Razer has been pushing into all kinds of new niches lately, but before yesterday, it had yet to sell a full standalone desktop PC. Which is weird, given its position as the trend-setter of the PC gaming world. After a few years of making limited case designs, the Tomahawk is Razer’s first top-to-bottom desktop gaming PC.
Razer calls the design both SFF (which stands for “small form factor,” a la Shuttle) and modular, which are both true. The latter description comes because it’s based on Intel’s NUC 9 platform: it includes a Compute Element module that contains the processor, motherboard, and RAM all in one piece, and add on the graphics card to suit your needs. That makes the Tomahawk considerably less modular than, say, a standard ATX desktop PC, but upgrading in different “chunks” (NUC module, M.2 SSDs, graphics card) should be fairly easy. Access to the internals is granted via a nifty sliding rail system on the rear.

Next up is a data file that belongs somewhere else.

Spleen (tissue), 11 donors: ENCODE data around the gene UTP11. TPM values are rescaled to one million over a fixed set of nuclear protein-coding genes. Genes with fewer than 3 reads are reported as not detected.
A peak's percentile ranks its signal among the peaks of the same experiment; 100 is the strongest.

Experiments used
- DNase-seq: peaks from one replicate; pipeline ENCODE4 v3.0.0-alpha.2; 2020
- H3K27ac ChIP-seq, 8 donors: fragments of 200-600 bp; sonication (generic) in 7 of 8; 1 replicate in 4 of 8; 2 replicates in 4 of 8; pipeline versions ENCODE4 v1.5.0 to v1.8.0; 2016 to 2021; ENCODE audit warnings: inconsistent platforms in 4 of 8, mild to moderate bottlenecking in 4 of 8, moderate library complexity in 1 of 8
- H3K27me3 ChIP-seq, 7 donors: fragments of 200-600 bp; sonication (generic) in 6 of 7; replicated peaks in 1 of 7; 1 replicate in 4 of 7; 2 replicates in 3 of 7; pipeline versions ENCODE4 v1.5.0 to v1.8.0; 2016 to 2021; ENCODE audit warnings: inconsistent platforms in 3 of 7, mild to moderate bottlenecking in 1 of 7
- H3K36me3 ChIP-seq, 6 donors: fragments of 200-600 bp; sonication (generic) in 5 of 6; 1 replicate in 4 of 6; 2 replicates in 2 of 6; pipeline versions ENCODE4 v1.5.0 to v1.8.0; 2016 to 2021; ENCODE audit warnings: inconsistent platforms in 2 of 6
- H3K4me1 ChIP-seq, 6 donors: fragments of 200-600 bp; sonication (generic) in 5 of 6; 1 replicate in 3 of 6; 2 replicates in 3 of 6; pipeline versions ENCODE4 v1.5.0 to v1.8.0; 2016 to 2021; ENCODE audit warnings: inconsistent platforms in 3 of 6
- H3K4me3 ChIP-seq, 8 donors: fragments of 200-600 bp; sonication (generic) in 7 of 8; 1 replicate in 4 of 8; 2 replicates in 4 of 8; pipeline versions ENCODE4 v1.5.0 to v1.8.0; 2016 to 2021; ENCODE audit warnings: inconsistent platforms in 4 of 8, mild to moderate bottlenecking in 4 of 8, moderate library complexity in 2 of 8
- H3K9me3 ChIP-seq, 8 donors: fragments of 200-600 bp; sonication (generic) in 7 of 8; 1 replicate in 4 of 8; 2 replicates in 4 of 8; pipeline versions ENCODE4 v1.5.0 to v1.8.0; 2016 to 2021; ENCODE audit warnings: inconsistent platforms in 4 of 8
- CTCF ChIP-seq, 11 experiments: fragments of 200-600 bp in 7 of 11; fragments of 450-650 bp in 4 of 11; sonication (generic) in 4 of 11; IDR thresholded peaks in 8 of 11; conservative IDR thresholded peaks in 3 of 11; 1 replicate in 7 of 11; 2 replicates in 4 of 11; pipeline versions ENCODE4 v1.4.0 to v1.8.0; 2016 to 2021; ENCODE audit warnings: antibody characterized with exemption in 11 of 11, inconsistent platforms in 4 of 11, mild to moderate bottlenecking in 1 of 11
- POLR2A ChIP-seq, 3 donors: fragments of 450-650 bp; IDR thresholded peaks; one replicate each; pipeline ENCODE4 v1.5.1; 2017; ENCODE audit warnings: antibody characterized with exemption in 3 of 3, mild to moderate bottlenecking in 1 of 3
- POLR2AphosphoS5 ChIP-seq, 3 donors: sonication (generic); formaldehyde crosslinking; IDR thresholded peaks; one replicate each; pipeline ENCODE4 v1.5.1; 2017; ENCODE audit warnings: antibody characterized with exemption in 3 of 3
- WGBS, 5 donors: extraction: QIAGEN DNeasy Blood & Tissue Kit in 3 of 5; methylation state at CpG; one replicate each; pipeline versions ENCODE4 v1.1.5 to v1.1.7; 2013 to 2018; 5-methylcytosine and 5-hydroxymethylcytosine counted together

The NUC is based around a Core i9-9980HK, a powerful 8-core processor that’s a bit behind the cutting edge, because Intel hasn’t updated its Compute Element platform yet. The module includes two USB-C ports and four USB-A, plus an almost ancillary HDMI port, two Ethernet ports for hardwired networking, and a headphone jack on the rear. The rest of the I/O comes from the graphics card. The RGB-equipped case can handle a full-length card, and with its compact 750-watt power supply, it can keep it going, too. Generous venting on the side and rear keep the components cool. There’s a 512GB SSD drive and a 2TB hard disk in there, with an additional empty M.2 slot for extra storage. The setup uses 16GB of RAM (which should be upgradeable with laptop SO-DIMMs if you open up the Intel Compute Element), Wi-Fi 6, and Bluetooth 5.0.
But don’t expect the Tomahawk to be competitive in terms of price with home-built ITX gaming PCs, or even boutique offerings from other manufacturers, like the Corsair One. The base price for the tiny Tomahawk is $2400, and that doesn’t include a graphics card. If you want to add on the latest NVIDIA RTX 3080 instead of supplying your own, the price jumps up to $3640. Consider that, At the moment it’s “sold out” on Razer’s store, so it looks like the high price isn’t deterring the company’s biggest fans.
This post was written by Michael Crider and was first posted to www.reviewgeek.com
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